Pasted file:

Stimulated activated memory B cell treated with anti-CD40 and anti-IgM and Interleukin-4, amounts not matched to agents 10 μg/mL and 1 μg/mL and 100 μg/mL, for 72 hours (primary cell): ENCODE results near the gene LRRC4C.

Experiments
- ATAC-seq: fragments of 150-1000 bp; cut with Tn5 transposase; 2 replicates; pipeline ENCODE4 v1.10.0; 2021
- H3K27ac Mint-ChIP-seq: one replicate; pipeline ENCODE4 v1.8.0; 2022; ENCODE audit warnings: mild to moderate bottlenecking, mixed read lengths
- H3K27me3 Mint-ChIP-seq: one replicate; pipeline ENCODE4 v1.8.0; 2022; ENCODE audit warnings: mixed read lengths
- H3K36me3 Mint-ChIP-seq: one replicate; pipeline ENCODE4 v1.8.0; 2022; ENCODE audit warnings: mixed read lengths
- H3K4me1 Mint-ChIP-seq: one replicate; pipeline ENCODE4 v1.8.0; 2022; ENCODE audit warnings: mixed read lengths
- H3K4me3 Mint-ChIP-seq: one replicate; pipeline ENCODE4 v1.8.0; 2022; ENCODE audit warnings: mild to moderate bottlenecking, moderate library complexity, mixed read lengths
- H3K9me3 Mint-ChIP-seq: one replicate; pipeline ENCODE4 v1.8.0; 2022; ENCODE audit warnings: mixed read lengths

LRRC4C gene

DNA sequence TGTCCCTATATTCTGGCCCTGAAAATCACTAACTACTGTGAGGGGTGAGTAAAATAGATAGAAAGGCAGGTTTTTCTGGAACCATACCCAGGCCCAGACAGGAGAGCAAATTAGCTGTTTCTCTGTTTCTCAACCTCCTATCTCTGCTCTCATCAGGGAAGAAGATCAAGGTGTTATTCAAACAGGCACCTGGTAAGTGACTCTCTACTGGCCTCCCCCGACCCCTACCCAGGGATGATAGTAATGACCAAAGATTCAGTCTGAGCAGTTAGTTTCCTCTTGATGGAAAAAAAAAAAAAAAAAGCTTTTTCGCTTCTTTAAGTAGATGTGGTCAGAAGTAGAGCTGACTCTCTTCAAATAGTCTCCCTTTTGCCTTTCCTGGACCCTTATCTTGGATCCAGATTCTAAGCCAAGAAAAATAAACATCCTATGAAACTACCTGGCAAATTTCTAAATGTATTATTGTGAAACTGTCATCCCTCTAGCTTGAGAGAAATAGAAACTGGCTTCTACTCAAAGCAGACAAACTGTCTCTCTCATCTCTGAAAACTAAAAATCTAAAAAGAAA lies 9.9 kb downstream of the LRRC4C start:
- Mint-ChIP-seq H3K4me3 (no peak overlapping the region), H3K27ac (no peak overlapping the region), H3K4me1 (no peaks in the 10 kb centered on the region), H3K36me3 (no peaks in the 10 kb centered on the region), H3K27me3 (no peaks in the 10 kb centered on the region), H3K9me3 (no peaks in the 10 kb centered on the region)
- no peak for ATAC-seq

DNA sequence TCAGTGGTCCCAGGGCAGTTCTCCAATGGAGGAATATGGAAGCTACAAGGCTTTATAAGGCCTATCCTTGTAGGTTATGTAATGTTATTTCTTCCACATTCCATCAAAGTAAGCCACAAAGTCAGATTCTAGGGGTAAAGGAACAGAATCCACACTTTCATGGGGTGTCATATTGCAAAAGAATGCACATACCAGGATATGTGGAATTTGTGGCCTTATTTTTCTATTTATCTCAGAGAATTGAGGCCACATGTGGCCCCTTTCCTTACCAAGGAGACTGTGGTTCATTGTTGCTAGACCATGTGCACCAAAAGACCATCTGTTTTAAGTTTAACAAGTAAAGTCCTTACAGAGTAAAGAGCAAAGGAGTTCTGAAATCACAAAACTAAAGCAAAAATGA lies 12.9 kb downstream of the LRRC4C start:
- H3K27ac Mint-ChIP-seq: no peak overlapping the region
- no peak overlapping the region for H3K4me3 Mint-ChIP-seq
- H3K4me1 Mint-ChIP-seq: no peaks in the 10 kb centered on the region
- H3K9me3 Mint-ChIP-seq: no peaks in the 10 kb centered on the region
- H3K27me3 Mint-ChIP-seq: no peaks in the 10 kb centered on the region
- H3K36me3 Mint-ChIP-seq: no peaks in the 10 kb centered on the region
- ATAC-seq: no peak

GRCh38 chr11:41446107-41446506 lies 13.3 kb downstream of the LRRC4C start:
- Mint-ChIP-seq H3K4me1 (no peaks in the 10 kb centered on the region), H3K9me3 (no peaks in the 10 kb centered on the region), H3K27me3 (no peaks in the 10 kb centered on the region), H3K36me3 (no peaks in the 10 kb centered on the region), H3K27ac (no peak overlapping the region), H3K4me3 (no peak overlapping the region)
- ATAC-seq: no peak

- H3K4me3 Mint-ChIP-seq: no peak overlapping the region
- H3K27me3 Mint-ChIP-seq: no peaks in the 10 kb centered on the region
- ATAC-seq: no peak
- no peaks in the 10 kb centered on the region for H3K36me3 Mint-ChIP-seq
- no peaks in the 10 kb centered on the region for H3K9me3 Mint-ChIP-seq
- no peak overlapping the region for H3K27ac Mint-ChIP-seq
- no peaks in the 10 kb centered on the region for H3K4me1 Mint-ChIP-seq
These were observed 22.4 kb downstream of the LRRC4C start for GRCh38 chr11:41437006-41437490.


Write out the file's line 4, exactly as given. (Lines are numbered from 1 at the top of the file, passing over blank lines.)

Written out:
- H3K27ac Mint-ChIP-seq: one replicate; pipeline ENCODE4 v1.8.0; 2022; ENCODE audit warnings: mild to moderate bottlenecking, mixed read lengths